Big food brands, out-of-favor for years, see sales and stock prices jump on stay-at-home grazing. Packaged grocery brands that had run up against Americans’ growing preference for fresh and private-label foods are seeing a resurgence as iconic brands like Goldfish, Oreos, Campbell Soup and Doritos fill the pantries of homebound consumers in search of small pleasures. (Washington Post)


The internet isn’t broken – but its inequalities need to be fixed. No, the internet isn’t broken. But we agree with Meinrath that it is being tested as never before, exposing serious inequalities in internet availability and utility. It seems to us vital that these inequalities be remedied, not only in anticipation of the next time the world’s population is forced to “shelter in place” but because these inequalities stifle the innovation and productivity that the internet makes possible. (Vinton G. Cerf and David S. Isenberg for The Hill)

Are Americans ready to return to normal as states move to reopen? States across the country have started the first stages of reopening, but are Americans ready to resume the “normal” activities taken for granted before the coronavirus? We found that Americans are not quite ready to return to normal just yet. (Douglas Schoen for The Hill)

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Twitter’s Jack Dorsey gives $10 million to coronavirus prison relief effort. Twitter CEO Jack Dorsey is giving $10 million to the REFORM Alliance that will be used to deliver protective equipment and coronavirus relief aid to prisons and jails across the U.S. The REFORM Alliance, which was founded by rappers Meek Mill and Jay-Z, and is currently run by Van Jones, has been pushing lawmakers to reduce incarcerations during the pandemic, warning that jails and prisons have become hot spots for the spread of the coronavirus. (The Hill)


New York couple turn a corner, donate plasma. The nurse told Carol Lundergan that 620 milliliters of her plasma, a little under three cups, could save the lives of 1.5 people. Between Carol and her husband, Edward Lundergan, they would be saving three lives, maybe more if they donate multiple times. “This makes me happy,” Carol said. In the past two months, the New Paltz, N.Y., couple has tested positive for COVID-19 twice and been quarantined twice. In that time, there were moments when Carol struggled to breathe and thought she might die. (Poughkeepsie Journal)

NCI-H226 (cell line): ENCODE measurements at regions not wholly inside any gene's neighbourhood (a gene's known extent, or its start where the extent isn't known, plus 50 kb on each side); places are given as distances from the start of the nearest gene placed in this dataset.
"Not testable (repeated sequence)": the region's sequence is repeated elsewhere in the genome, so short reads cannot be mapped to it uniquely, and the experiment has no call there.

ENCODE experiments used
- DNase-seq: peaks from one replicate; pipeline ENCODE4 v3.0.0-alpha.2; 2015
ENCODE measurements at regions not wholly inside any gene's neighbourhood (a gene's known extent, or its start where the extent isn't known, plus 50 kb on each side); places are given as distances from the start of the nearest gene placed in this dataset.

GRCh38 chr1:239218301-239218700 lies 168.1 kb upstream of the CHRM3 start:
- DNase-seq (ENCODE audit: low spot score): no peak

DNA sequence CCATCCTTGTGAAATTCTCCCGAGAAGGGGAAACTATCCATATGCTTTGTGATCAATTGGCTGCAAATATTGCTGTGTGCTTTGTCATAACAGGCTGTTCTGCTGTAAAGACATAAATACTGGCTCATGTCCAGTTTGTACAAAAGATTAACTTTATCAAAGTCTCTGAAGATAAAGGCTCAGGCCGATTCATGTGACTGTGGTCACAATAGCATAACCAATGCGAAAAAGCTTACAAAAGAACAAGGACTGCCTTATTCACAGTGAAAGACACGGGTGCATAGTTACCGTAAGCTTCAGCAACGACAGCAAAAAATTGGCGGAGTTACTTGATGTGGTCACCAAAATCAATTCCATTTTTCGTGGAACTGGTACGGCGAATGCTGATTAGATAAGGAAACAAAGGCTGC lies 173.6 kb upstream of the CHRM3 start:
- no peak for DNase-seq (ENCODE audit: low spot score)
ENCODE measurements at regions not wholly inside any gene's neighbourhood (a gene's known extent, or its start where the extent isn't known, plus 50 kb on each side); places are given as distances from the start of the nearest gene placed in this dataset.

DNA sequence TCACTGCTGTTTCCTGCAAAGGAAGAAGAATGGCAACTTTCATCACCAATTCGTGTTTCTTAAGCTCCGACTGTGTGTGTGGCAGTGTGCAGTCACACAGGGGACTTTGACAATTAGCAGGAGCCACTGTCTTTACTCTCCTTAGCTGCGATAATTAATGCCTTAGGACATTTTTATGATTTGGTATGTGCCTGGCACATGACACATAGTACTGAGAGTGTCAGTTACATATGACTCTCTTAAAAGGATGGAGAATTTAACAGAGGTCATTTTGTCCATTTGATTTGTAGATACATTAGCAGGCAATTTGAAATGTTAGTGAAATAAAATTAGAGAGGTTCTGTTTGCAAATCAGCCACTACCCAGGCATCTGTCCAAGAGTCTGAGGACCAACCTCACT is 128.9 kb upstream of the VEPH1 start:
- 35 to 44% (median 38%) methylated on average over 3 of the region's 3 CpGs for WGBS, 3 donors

> Steve interviews Rep. ROSA DELAURO (D-Conn.)

> Steve interviews BIO President and CEO JIM GREENWOOD 

> Steve interviews former Surgeon General VIVEK MURTHY 

> Steve interviews World Central Kitchen founder chef JOSE ANDRES 

> Steve interviews Rep. WILL HURD (R-Texas) 


Watch all Coronavirus Report interviews here.  



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CLICK HERE to subscribe to The Hill’s Coronavirus Report. To stay up-to-date on all things coronavirus, visit and SUBSCRIBE to our Overnight Healthcare newsletter for the latest developments from the daily White House coronavirus task force briefings.



Tags Anthony Fauci Coronavirus Report Donald Trump Douglas Schoen John Barrasso John Cornyn Katie Miller Kristi Noem Lamar Alexander Mark Pocan Nancy Pelosi Robert Redfield Rosa DeLauro Stephen Hahn Vivek Murthy Will Hurd